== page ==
Course corrections for a revolutionary age

An ‘unconference’ inspires Kevin Fong to rethink his lecture material

October 3, 2013

Last week I attended an “unconference”. For those of you who haven’t had the pleasure, these are a 21st-century reboot of the academic seminar.

Apparently they are the brainchild of someone who realised that the best part of any conference is the coffee break. The coffee and the conference programme, it turns out, are just props. Having just had the pants bored off you by a beardy bloke hiding behind PowerPoint and a lectern, what you are really looking for is the chance to chat freely with people you actually want to talk to about stuff that you actually care about. At least, that’s the idea.

And so the unconference is organised to feel like one long coffee break, with the delegates setting their own agendas, huddling in a multitude of semi-formal groups (each with its own self-defined topic of discussion) and generally having a good time.

Our unconference was kicked off by a facilitator with a long feel-good, love-and-peace ramble that he appeared to have borrowed from the summer of 1968. “Everyone has the right to be heard here or not heard,” he said enigmatically. It was all very touchy-feely. I got the growing sense that I had arrived in the middle of a mash-up between Woodstock and the Mad Hatter’s Tea Party.

After 13 years of teaching the same sort of stuff, I feel like I need to liven up my undergraduate course for the same reason that someone felt the need to break the academic conference mould

There was a bit of me that really wanted to hate it just so I could file the experience in the folder in my brain marked “Hippy Nonsense”. But the unconference seemed to work remarkably well. People learned stuff, made friends and found new collaborators.

All this got me thinking. I’ve been looking for ways to liven up my undergraduate course for some time now. I’ve thought of everything from field trips and guest speakers to multimedia resources and lectures down the pub. None of it feels like it would quite hit the spot. But the unconference was a stroke of rare inspirational genius. Perhaps I could run an uncourse. It would be exciting: a grand redesign, like taking a sledgehammer to the wall on the ground floor of a splendid Victorian house. (Admittedly without knowing whether that wall is structurally important.)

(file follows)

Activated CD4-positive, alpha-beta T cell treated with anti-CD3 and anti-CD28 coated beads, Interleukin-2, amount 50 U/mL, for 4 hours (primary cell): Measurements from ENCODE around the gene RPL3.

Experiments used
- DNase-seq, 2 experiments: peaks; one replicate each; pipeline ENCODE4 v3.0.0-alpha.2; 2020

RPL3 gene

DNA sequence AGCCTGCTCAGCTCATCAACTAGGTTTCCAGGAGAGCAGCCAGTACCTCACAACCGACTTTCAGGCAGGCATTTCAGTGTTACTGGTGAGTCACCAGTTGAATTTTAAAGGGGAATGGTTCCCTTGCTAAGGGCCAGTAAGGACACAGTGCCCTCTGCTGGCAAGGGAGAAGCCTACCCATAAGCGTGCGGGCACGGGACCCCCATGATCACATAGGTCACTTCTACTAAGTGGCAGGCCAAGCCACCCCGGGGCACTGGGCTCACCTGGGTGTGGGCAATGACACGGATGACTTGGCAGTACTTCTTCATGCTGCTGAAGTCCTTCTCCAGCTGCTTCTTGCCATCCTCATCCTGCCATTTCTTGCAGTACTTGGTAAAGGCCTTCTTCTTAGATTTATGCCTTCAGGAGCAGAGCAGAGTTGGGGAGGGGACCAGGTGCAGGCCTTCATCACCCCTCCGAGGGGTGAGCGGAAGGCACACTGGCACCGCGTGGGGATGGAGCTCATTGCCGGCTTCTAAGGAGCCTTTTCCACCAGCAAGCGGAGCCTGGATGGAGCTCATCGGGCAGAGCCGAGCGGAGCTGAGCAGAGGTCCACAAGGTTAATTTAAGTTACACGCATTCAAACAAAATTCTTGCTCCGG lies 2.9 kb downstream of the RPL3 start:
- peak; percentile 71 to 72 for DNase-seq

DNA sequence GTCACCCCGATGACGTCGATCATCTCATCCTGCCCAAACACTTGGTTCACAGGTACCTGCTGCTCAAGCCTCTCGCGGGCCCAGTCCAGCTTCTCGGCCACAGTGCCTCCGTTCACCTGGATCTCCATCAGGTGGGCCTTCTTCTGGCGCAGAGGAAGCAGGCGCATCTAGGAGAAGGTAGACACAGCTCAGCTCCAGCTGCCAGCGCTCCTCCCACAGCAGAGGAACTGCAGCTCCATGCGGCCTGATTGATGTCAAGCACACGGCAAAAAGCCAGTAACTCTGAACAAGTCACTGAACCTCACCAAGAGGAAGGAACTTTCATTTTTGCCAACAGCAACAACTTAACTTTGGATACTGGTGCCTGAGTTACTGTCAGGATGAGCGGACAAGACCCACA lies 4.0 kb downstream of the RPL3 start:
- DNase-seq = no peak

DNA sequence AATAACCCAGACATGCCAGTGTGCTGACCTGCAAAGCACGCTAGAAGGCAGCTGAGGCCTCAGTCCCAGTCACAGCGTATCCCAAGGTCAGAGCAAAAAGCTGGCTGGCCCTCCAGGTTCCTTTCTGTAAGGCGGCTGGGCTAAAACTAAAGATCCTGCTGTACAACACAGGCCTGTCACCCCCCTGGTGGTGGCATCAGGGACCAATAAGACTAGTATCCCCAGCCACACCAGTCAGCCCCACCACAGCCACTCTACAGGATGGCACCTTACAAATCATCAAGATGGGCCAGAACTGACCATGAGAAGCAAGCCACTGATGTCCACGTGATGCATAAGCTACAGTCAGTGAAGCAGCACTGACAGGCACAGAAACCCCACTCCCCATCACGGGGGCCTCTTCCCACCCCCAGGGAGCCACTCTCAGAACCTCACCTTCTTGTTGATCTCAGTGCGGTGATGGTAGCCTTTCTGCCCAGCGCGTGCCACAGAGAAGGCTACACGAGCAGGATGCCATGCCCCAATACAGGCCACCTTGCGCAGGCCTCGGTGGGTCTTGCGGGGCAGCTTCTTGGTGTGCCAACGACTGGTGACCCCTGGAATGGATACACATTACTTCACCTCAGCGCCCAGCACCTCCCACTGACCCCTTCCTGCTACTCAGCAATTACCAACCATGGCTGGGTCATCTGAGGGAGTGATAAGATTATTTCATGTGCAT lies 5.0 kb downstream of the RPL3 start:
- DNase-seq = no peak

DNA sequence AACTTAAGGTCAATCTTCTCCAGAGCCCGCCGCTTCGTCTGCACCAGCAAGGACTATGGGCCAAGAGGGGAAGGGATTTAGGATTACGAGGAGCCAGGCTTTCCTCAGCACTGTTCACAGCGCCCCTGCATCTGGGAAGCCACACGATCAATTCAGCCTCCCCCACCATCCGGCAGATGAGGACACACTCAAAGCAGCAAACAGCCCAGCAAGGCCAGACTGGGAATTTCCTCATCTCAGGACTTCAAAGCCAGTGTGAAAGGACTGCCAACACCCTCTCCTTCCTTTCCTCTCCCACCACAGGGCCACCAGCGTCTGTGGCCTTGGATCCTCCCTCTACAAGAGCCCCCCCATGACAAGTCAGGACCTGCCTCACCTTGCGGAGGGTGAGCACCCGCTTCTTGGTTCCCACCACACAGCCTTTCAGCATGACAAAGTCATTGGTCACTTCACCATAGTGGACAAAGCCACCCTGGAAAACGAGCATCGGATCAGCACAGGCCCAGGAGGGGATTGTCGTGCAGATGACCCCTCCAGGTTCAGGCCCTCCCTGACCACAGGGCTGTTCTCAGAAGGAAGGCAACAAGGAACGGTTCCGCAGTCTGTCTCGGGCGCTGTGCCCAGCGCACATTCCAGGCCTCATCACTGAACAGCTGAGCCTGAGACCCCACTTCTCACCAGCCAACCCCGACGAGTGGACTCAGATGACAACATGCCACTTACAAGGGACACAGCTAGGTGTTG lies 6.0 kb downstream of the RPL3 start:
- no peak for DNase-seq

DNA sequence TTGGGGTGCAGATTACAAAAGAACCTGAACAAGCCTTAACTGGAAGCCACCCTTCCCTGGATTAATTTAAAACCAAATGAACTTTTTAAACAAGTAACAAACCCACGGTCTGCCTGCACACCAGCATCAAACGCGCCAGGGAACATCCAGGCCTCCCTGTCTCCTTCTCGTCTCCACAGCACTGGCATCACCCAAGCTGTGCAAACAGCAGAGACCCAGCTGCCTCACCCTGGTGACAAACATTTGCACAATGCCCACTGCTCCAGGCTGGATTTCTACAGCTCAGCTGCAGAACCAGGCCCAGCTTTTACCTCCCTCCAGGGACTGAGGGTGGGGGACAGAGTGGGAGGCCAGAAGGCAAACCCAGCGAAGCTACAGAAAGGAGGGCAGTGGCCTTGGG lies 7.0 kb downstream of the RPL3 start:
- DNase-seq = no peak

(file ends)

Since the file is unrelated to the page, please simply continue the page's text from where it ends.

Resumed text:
Now on to a consideration of what the class might want. If you were to ask the students, I’m sure they would agree that coffee breaks are high on the (very short) list of things that actually work in the lecture course. And I’m sure there’s plenty that they would like to get rid of, the first thing being examinations and in-course assessments. I’d happily wave goodbye to the former. By the time they hit their third year of university study, they have already demonstrated that they can memorise their way through a couple of lever-arch files and regurgitate them back to you at the end of the academic year. We could surely spare them (and us) that.

And why not get rid of the in-course essay assessments, too? (Or at least replace them with something better.) There must be a more effective way of getting feedback from the students and making sure they are tuned in. Engaging them in small groups just might work.

I’m sure the class would also want to be shot of boring lectures. This is trickier: trying to remove content that is good for them but dull is like trying to squeeze jelly to death. But we could have a go.

Of course, I’m just guessing here. An uncourse true to the style of the unconference would start with sitting the class down and asking them how and what they want to get out of the semester, followed by hastily rejigging the whole thing on the fly. It would be like trying to change the oil in your engine while driving down the motorway at 100mph.

But after 13 years of teaching the same sort of stuff, I feel like I need to do something for the same reason that someone felt the need to break the academic conference mould. It’s not that the old formats don’t work, it’s just that they barely work, and with each year that rolls by, coffee breaks are increasingly becoming their only redeeming feature.

As I write this, I am preparing for the introductory lecture to this year’s course. I doubt that even I am foolhardy enough to start by breaking out a truckload of magic markers and flip charts, and deleting the content of the timetable we have so carefully put together. I fear that the wall I so badly want to take a hammer to might well be load-bearing. But I do think that we need to keep innovating.

The unconference originated in Silicon Valley, where in the late 1990s computer-programmer types decided that everything about their work and way of life – including their meetings – should be more “open source”. That philosophy partly brought about the digital revolution, which in turn has brought our ways of communicating and engaging with students into sharp relief.

With that and the other changes in higher education, student expectations are likely to grow far more quickly than the rate at which our course material becomes more engaging. And so, during this year’s introductory chat, I think I’ll finally start chipping away.

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Reader's comments (1)

Good to see something about TEACHING in THE, Kevin. Perhaps you'd be interested in ideas almost identical to the 'unconference' you have written about in the work of Graham Gibbs, and in Carl Rogers 'Freedom to Learn for the 80s'. Good ideas never fade; they just keep returning in different forms.

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